We were making amazing ice cream using simply milk, cream, cane sugar and egg yolks, but when we looked to find a simple product to buy and sell off the trucks, nothing met our standards of purity. We knew we had to find a way to make our own recipes on a large scale. All the ice cream we found were full of stabilizers, fillers and gums and no one was using exceptional chocolates, fruits nuts etc. Simultaneously as we were experimenting with ice cream making, we found an old 1988 Chevrolet Step Van and retrofitted in to our first pretty yellow ice cream truck.

Was there capital investment when you started up?

We wrote a business plan and raised $60K to get started (very little for a food business!) We managed to pull together the funds from small investments from friends and family and a line of credit. We’ve grown without further investment until this day, with the help of some debt and a small business grant we won in 2012. We currently have 8 stores and 6 trucks across NYC and L.A. and sell our pints of ice cream through around 250 wholesale accounts, with big plans to expand in the next 12 months.

Starting up can be notoriously difficult – what motivates you to keep going?

I won’t lie, there have been some really tough days; time management goes out the window, you’re being pulled in all directions. One particular day there was a literal meltdown of a ton of our ice cream! That was stressful for sure, but with each challenge you realize how resilient and resourceful you can be difficult times and how you deal with these moments, define you as an entrepreneur.

How do you know that you are on the right path?

By remaining authentic to our vision. It’s easy for us to know what to do, because we have a clear vision and know what we won’t do. It comes back to our passion for our product; we will not compromise our ingredients.

How many people are working in your business?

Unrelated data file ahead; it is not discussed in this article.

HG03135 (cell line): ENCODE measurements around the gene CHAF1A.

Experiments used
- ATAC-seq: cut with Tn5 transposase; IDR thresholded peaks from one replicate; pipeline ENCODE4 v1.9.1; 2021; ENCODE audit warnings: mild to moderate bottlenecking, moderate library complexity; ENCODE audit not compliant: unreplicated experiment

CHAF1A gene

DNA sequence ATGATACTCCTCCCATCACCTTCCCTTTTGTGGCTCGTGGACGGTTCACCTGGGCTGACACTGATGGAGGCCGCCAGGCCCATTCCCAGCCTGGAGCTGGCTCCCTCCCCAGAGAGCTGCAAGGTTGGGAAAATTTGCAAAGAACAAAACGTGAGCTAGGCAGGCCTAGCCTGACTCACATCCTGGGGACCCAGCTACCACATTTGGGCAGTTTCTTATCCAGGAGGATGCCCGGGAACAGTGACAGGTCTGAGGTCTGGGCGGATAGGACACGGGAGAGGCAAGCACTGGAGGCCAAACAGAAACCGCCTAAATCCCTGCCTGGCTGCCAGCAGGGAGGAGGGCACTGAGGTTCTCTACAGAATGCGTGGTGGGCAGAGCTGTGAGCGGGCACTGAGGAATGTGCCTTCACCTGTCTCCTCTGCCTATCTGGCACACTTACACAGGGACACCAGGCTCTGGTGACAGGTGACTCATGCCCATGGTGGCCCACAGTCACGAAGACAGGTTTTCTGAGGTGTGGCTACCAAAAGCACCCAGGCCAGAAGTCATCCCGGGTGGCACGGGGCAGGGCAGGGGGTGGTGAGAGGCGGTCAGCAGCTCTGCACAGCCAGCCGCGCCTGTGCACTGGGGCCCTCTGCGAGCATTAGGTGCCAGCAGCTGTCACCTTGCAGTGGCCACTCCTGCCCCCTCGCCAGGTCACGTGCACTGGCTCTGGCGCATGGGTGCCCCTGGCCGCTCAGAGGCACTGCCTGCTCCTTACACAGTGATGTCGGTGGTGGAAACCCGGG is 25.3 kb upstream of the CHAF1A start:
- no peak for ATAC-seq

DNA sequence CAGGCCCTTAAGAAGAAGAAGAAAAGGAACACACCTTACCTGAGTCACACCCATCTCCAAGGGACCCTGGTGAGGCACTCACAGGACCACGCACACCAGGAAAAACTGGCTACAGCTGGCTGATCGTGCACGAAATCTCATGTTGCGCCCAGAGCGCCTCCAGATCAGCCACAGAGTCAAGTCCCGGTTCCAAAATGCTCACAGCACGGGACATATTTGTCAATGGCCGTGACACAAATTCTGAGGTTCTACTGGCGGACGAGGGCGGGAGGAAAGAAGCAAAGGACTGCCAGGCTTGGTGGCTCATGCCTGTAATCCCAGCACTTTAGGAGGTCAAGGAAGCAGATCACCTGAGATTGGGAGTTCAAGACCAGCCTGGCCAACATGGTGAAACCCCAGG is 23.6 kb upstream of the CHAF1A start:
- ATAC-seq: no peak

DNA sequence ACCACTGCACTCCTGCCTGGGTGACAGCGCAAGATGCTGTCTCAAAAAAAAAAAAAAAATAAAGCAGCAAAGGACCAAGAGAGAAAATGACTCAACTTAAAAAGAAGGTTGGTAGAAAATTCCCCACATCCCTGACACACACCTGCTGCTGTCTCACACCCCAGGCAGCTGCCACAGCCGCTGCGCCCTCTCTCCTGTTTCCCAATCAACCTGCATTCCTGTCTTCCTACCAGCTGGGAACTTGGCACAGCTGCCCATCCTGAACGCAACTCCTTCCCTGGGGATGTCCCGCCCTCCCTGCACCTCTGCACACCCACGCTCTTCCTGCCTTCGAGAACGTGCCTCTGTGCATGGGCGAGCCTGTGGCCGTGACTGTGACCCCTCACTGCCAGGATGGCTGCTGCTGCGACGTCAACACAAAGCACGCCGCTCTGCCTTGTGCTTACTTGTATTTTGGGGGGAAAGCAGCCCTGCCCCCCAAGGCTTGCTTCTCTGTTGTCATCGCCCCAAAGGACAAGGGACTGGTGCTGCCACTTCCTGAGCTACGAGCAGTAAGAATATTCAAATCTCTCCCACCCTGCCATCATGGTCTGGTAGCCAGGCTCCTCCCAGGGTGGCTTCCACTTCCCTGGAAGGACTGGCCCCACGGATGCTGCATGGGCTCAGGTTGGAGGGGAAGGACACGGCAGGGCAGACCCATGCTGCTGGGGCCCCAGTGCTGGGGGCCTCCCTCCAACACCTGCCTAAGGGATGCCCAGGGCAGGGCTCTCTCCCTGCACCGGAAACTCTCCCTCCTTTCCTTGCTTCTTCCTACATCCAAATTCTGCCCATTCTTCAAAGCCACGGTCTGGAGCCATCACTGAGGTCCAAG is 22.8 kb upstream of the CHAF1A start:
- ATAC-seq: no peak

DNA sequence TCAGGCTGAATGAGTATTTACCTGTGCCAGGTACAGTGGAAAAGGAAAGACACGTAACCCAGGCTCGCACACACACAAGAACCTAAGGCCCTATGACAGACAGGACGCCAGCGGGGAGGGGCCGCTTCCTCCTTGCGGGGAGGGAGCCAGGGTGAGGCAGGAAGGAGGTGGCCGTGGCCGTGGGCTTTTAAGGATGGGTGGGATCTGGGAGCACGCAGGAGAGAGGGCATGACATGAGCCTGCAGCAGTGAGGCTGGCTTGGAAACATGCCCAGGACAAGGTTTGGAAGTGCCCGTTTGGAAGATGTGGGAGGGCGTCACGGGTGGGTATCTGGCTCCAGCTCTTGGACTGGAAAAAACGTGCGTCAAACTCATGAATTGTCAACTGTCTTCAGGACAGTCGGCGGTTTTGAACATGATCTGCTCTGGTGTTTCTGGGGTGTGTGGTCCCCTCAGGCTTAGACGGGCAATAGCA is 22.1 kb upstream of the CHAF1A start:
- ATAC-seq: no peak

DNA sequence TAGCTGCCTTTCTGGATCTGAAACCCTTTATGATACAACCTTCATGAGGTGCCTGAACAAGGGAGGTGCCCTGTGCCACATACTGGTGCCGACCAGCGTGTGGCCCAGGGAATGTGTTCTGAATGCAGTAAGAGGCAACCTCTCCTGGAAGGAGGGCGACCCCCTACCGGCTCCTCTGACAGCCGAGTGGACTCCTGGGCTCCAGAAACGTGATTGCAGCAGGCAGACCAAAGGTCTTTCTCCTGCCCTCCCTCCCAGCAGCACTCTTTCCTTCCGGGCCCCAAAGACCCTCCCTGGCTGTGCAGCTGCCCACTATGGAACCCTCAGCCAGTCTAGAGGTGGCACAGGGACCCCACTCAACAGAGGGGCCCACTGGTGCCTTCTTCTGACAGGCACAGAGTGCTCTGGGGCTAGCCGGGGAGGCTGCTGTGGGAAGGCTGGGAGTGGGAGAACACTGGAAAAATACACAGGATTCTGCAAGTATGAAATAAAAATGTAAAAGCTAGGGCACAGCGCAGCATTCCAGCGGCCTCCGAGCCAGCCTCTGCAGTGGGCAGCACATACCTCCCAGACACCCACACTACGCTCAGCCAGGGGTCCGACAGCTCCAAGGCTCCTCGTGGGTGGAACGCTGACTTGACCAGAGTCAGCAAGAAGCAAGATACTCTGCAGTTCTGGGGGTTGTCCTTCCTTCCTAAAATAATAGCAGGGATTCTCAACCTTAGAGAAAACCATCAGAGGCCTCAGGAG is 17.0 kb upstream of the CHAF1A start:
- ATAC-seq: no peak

We manage about 180 people at the peak of our busy season, across retail, production and office.

Lets talk about your brand messaging…

Our dedication to making the best ice cream is completely authentic, we use the best ingredients across all our flavors. About 5 years ago we introduced our vegan ice cream. The easy thing would have been to start using gums and fillers to give it the right “mouth feel”, but instead we created a product using fats from plant based ingredients that naturally mimic ice cream. For our vegan ice cream we use house made cashew milk, cocoa butter (the fat from chocolate), coconut cream and coconut oil. Last year we rebranded our pints and chose to work with design firm Pentagram; the best in the biz. With their guidance we were able to realize a brand image that so perfectly and simply communicates our vision.

What is your strongest marketing tool?

Instagram (check us out at @vanleeuwanicecream) is our best marketing tool. We’ve not yet ever spent a cent on marketing or PR so tools like Instagram are a great direct link to our customers.

It was a very deliberate decision to make our packaging more Instagrammable and we’ve doubled our sales since the redesign.

Deciding to use the professional design services of Pentagram was a very smart move; it’s important to know when to invest and work with other professionals to move your business forward.

Photo credit: Sydney Bensimon / Van Leeuwan Facebook

Where are your sales coming from?

Mainly our sales are from our retail; scoop shops that do great and of course our ice cream trucks. Currently we are focusing on wholesale distribution and opening more stores. We also do a lot of events with our trucks, film sets, weddings, festivals etc.

Tell us about ‘Aha’ moment – I’ve made it in New York!

It’s easy to get bogged down in the day to day grind, but it’s amazing to simply be at the stores and see people enjoying our ice cream. The food business can be tough, many try and fail, so although we’ve worked very hard we also feel very lucky that we have so many loyal customers that keep us going!

What are your 3 greatest learning’s in starting up a business? 

  1. Its worth investing in getting your packaging design right.
  2. Invest in quality equipment , if you cut corners it will cost more in the long run.
  3. Be authentic and focused, dig in your heels and stand up for what you believe.

What have been your greatest challenges in starting up a new business in New York?